• February 16, 2017
    • July 13, 2017
  • Recent Art Works grants are posted on the NEA website.
  • Guidelines workshop webinar is scheduled for January 18, 2017.

Art Works: Creativity Connects

  • Application Deadline: May 4, 2017
  • Recent Creativity Connects grants are posted on the NEA website.
  • Guidelines workshop webinar is scheduled for March 22, 2017 (Details will be posted soon.)

Challenge America

  • Application Deadline: April 13, 2017
  • Recent Challenge America grants are posted on the NEA website.
  • Guidelines workshop webinar is scheduled for March 1, 2017 (Details will be posted soon.)

Creative Writing Fellowships: Prose

Martin Luther King Jr. Day Celebration at IUPUI

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In commemoration of the living legacy of the Rev. Martin Luther King Jr., Indiana University will host its annual Martin Luther King Jr. Day Celebration with a number of activities across each of IU’s campuses. IU students will also take part in the MLK Day of Service, a student-driven effort to give back to the surrounding communities.

“The breadth of activities taking place illustrates not only how the Indiana University community can come together in goodwill but also how individuals can make a difference through Dr. King’s values of courage and compassion,” said James Wimbush, vice president of diversity, equity and multicultural affairs and dean of the University Graduate School. “Many of IU’s students, faculty and staff are leaders and agents of change who have positively impacted others through their actions, which is something the university seeks to nurture through a welcoming and inclusive learning environment.”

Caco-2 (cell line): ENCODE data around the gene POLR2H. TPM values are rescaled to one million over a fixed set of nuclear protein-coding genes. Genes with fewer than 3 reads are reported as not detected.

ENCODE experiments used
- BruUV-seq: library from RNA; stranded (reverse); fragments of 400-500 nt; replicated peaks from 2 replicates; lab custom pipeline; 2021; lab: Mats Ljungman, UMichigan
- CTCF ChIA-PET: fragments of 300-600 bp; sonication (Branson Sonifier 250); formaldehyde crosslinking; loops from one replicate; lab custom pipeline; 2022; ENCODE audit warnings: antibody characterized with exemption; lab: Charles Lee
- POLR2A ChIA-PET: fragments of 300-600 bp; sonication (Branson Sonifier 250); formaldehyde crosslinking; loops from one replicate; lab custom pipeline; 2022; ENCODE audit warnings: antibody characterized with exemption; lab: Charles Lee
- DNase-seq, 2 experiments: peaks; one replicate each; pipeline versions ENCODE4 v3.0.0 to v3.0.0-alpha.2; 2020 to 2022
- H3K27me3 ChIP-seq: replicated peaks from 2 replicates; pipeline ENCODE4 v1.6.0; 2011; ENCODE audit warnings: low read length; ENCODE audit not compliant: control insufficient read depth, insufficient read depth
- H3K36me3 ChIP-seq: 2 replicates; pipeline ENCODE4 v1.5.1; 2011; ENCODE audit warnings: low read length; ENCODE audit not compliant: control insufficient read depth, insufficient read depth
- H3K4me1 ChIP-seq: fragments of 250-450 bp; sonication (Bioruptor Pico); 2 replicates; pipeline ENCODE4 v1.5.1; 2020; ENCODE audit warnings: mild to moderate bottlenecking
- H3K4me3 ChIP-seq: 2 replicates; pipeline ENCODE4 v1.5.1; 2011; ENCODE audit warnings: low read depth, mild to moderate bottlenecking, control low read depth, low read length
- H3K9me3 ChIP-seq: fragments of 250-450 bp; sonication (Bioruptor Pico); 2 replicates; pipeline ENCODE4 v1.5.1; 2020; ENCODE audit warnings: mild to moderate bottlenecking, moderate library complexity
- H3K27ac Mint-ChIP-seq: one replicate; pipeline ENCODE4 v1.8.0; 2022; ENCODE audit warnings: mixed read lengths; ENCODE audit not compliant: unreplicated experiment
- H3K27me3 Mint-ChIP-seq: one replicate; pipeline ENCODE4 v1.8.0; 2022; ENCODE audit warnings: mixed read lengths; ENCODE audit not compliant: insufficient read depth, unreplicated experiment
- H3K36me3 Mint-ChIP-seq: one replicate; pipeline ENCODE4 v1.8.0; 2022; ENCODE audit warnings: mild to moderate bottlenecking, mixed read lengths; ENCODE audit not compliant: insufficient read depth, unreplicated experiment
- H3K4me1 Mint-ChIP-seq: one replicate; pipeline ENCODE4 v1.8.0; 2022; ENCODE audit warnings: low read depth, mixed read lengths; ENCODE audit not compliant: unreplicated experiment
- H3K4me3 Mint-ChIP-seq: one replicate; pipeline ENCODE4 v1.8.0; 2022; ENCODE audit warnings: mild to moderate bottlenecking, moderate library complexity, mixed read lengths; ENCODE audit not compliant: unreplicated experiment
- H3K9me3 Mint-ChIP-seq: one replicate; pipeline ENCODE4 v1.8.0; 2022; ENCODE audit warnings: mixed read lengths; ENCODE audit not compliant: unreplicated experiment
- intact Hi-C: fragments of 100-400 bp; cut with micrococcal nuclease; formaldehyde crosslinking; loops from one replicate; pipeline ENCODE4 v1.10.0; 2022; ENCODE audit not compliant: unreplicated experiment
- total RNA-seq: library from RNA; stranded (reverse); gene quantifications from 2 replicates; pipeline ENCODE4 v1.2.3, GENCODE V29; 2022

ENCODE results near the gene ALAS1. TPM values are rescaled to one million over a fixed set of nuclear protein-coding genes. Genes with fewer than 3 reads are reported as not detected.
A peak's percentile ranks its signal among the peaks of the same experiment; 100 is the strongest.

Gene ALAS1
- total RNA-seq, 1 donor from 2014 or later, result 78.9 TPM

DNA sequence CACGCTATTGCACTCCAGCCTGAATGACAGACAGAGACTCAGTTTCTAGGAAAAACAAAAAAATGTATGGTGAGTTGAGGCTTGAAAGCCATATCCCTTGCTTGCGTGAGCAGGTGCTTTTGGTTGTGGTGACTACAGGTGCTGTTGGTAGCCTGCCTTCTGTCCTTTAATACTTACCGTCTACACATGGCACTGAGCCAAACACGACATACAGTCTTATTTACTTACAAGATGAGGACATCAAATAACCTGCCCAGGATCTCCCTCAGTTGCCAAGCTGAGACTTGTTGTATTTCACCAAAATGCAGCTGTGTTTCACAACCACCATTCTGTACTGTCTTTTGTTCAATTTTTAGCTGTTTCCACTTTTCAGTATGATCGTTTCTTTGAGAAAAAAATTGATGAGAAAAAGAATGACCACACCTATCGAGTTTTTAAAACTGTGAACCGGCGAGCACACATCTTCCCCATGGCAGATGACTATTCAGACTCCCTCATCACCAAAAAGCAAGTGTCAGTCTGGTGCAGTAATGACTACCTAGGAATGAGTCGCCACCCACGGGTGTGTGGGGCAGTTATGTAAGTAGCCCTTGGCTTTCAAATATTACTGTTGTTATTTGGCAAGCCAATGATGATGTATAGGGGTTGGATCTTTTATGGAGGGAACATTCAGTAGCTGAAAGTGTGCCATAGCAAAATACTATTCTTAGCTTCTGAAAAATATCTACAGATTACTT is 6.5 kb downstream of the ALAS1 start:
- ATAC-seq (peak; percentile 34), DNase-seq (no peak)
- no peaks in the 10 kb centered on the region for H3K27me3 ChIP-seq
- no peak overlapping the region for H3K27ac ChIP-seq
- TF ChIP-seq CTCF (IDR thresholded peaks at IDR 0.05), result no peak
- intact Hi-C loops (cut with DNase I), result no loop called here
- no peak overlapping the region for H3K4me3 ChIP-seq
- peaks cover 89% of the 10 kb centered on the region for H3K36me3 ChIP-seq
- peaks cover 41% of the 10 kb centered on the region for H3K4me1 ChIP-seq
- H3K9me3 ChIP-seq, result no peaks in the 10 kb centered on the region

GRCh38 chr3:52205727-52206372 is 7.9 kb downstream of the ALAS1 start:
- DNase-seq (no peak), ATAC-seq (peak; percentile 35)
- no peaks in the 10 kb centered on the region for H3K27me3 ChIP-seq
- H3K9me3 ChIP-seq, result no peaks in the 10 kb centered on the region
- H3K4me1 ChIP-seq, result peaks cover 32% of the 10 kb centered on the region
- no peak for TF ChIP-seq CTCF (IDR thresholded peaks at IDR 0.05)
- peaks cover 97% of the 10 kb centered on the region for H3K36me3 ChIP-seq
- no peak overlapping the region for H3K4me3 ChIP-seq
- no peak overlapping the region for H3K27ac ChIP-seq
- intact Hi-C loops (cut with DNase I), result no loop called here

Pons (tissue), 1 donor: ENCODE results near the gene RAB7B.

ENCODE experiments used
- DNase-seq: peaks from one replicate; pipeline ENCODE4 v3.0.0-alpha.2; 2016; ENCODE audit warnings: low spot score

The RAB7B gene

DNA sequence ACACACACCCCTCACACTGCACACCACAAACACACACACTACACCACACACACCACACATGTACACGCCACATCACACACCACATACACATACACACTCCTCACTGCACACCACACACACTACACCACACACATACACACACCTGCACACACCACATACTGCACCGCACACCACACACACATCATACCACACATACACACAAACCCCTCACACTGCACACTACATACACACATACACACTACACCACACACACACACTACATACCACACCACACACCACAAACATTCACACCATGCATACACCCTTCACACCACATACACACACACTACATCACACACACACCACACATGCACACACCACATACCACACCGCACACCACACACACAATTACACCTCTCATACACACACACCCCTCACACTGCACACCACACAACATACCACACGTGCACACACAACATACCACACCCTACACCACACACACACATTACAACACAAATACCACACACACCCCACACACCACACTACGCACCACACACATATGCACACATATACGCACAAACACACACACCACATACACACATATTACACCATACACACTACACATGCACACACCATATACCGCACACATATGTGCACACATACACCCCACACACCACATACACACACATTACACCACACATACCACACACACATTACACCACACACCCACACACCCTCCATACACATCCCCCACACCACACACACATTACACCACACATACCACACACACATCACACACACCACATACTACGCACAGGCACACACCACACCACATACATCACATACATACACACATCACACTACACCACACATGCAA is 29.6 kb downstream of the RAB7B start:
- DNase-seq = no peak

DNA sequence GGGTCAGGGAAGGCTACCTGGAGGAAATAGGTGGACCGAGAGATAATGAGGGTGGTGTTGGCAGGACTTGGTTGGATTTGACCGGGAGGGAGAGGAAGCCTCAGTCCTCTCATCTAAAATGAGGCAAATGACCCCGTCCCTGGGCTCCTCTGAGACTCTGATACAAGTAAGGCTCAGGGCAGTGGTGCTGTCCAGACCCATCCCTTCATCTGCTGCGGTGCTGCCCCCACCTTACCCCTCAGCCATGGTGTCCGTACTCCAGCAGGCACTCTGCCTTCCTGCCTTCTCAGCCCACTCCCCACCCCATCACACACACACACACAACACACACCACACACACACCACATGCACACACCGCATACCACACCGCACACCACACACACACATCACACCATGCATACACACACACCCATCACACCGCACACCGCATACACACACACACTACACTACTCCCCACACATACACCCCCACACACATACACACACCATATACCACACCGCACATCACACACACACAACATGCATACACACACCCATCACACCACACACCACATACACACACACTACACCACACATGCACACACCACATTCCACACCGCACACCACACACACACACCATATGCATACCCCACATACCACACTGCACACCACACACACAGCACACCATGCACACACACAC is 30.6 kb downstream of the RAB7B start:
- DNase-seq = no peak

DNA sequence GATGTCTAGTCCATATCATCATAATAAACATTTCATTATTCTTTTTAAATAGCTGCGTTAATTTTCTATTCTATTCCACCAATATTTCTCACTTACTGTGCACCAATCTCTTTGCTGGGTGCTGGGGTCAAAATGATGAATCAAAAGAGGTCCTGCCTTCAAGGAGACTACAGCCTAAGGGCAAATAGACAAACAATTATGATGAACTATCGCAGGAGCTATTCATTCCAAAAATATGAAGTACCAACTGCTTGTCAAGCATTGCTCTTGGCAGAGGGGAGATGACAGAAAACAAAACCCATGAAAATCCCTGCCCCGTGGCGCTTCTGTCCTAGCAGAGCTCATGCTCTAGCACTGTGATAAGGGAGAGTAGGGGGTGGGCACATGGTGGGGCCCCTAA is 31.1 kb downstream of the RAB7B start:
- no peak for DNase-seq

At Indiana University-Purdue University Indianapolis, the 48th Annual IUPUI Dr. Martin Luther King Jr. Celebration Dinner, the longest-running Martin Luther King Day-related event in the Indianapolis community, takes place at 6 p.m. Jan. 15. Organized by the IUPUI Black Student Union in conjunction with IUPUI’s Multicultural Center, the dinner will take place at the Indiana Roof Ballroom in downtown Indianapolis, 140 W. Washington St. Tickets may be purchased online.

IUPUI’s Dr. Martin Luther King Jr. Day of Service 2017 will take place from 8 a.m. to 2 p.m. Jan. 16. Participants will meet for breakfast at the IUPUI Campus Center and then volunteer together at community sites across Indianapolis as a way to honor King’s commitment to service and social justice.

More information about IU’s Martin Luther King Jr. Day Celebration is available online.

Visiting scholar Dr. Timothy Eatman discusses Artists and Scholars in Public Life

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Dr. Timothy Eatman

Please join us for Visiting Scholar Dr. Timothy Eatman, an essential voice for teaching and encouraging IUPUI’s faculty and graduate students engaged in Public Scholarship. IUPUI has declared community engagement one of its central goals, and therefore, Dr. Eatman’s voice in knowledge creation in higher education can catalyze community engaged research at IUPUI. Dr. Eatman will be available for three workshops on public scholarship and promotion and tenure. Dr. Eatman’s work and that of Imagining America is toward improving conditions for current engaged faculty, and is a valuable resource for graduate education, pipeline, and campus diversity.

Dr. Eatman will be available for three workshops on public scholarship and promotion and tenure:

 

Timothy K. Eatman, Ph.D. is the inaugural dean of the Honors Living Learning Community (HLLC) and professor of urban education at Rutgers University Newark. He also serves as Faculty Co-Director of Imagining America: Artists and Scholars in Public Life (IA). A national consortium of over 100 higher education institutions and community based partners working at the nexus of the cultural disciplines (humanities, arts and design) and community engagement, IA founded and initially headquartered at the University of Michigan and now at Syracuse University has been Tim’s primary network of operation and leadership for over a decade.